Dreary 3-D is not the least of critics’ complaints about ‘The Last Airbender’
It’s no secret that Roger Ebert hates 3-D movies. The dean of America film critics took to the pages of Newsweek recently to make his case, calling 3-D “a waste of a perfectly good dimension.” It also has dawned on Ebert, as it has others of us, why Hollywood studios have been falling over each other to convert their films into 3-D, even when it was something of an act of artistic suicide, as with the awful-looking “Clash of the Titans.” As Ebert put it, the studios’ mania for 3-D “is driven largely to sell expensive projection equipment and add a $5 to $7.50 surcharge on already expensive movie tickets.”
So it’s not a surprise to see Ebert come out swinging again in his review of M. Night Shyamalan’s “The Last Airbender,” which opened Friday. The film, based on a popular Nickelodeon TV series, takes place in a dystopian future when man survives only in the form of beings endowed with magical powers that enable them to control air, earth, water and fire. Ebert ends his review by saying that he hopes the film’s title will prove to be prophetic, but not before taking a whipping stick to the whole misguided project, especially its quasi-3-D elements.
This is the core of Ebert’s brief against the film:
“‘The Last Airbender’ is an agonizing experience in every category I can think of and others still waiting to be invented. The laws of chance suggest that something should have gone right. Not here. It puts a nail in the coffin of low-rent 3-D, but it will need a lot more coffins than that. Let’s start with the 3-D, which was added as an afterthought to a 2-D movie. Not only is it unexploited, unnecessary and hardly noticeable, but it’s a disaster even if you like 3-D. M. Night Shyamalan’s retrofit produces the drabbest, darkest, dingiest movie of any sort I’ve seen in years. You know something is wrong when the screen is filled with flames that have the vibrancy of faded Polaroids. It’s a known fact that 3-D causes a measurable decrease in perceived brightness, but ‘Airbender’ looks like it was filmed with a dirty sheet over the lens.”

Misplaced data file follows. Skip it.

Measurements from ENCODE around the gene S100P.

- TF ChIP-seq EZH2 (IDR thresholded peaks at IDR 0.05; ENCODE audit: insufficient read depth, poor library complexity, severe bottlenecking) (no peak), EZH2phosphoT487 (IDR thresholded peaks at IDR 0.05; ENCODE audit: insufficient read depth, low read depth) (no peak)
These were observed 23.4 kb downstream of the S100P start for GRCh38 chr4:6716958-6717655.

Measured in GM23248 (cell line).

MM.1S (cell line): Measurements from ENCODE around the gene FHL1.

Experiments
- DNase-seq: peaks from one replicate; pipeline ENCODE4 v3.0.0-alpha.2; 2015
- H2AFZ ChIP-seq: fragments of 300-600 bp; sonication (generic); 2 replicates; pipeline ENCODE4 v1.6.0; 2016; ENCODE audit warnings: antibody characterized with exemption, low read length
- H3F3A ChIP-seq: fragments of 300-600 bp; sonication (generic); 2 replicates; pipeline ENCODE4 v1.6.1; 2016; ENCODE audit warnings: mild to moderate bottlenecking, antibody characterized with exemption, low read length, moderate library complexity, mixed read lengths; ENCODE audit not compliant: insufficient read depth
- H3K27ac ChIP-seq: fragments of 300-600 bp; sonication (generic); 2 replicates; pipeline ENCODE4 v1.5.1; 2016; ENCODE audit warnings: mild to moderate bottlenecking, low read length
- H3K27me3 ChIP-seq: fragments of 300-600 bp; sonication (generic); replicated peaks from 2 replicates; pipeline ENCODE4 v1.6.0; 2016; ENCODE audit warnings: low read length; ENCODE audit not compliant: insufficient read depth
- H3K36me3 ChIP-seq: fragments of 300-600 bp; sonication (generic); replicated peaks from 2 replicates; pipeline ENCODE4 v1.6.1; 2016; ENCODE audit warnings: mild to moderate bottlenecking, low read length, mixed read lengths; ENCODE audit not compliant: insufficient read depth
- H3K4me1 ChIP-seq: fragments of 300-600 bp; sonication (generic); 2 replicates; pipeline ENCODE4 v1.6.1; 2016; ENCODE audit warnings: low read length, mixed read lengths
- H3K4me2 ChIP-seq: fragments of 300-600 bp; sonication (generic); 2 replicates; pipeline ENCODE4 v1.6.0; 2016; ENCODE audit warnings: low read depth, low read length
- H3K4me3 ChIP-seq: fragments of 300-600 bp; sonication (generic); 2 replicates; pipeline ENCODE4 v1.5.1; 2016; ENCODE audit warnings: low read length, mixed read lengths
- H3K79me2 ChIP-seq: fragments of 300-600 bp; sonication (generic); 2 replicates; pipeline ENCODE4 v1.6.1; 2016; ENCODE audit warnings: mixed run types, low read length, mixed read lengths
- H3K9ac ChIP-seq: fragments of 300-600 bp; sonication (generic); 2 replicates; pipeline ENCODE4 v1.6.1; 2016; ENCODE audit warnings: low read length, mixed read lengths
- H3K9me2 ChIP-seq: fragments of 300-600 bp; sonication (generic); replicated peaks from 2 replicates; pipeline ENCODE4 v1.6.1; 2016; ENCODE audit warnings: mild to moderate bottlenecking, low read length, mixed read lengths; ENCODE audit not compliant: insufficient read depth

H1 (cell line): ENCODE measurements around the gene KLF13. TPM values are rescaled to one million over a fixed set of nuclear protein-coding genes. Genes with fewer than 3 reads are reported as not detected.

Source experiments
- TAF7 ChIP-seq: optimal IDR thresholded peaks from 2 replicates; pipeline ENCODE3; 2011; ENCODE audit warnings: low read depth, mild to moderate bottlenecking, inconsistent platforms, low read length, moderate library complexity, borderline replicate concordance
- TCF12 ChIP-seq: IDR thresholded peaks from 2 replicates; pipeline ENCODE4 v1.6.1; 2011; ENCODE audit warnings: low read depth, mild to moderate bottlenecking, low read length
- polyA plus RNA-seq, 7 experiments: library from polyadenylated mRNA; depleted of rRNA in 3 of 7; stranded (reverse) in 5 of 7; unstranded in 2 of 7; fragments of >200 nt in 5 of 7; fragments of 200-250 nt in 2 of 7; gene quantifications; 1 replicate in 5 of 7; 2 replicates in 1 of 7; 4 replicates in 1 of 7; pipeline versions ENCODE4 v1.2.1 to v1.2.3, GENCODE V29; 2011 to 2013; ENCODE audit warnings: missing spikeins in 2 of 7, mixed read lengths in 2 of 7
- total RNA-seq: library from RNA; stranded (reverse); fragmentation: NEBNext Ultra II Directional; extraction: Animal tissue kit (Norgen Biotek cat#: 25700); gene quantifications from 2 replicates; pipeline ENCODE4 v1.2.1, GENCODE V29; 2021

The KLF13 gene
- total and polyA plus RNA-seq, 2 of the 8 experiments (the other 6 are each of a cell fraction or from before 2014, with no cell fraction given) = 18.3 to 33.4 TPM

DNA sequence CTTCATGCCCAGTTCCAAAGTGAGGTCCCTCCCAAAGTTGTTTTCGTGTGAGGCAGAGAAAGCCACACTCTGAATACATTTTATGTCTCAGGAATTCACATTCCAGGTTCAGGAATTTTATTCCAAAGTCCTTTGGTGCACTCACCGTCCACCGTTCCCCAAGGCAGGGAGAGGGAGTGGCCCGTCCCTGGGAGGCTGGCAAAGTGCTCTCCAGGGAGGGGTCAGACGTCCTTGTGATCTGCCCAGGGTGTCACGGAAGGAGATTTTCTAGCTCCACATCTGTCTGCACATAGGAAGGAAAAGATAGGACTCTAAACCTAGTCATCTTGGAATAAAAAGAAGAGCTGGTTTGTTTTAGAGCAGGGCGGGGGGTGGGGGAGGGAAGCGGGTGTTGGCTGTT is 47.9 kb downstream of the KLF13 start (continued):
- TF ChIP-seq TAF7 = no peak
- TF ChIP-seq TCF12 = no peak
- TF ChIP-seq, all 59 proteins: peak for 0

Ebert isn’t alone on this one. “Airbender” has earned an abysmal 9 at Rotten Tomatoes, which could make it the worst-reviewed major studio film of the year. The critics have dinged it for its incomprehensible plot, laughable dialogue and horrible 3-D effects. The Detroit News’ Tom Long said the picture looked as if it “could have been made by the spoiled son of a studio mogul willing to waste gobs of money.”
We’ll see what audiences think, but this cheesy attempt to exploit higher 3-D ticket prices might put another nail in the 3-D coffin by generating even more public cynicism (or justifiable skepticism) about the motives behind the 3-D revolution. Either way, the film is a critical drubbing for Shyamalan, whose stock has plummeted after “The Sixth Sense,” which is looking more and more like a flukish bolt of inspiration from a Hollywood hack, not a polished gem from a game-changing filmmaker. Aang (Noah Ringer) can move water, air, fire and earth, but he cannot move critics to give ‘The Last Airbender’ a good review.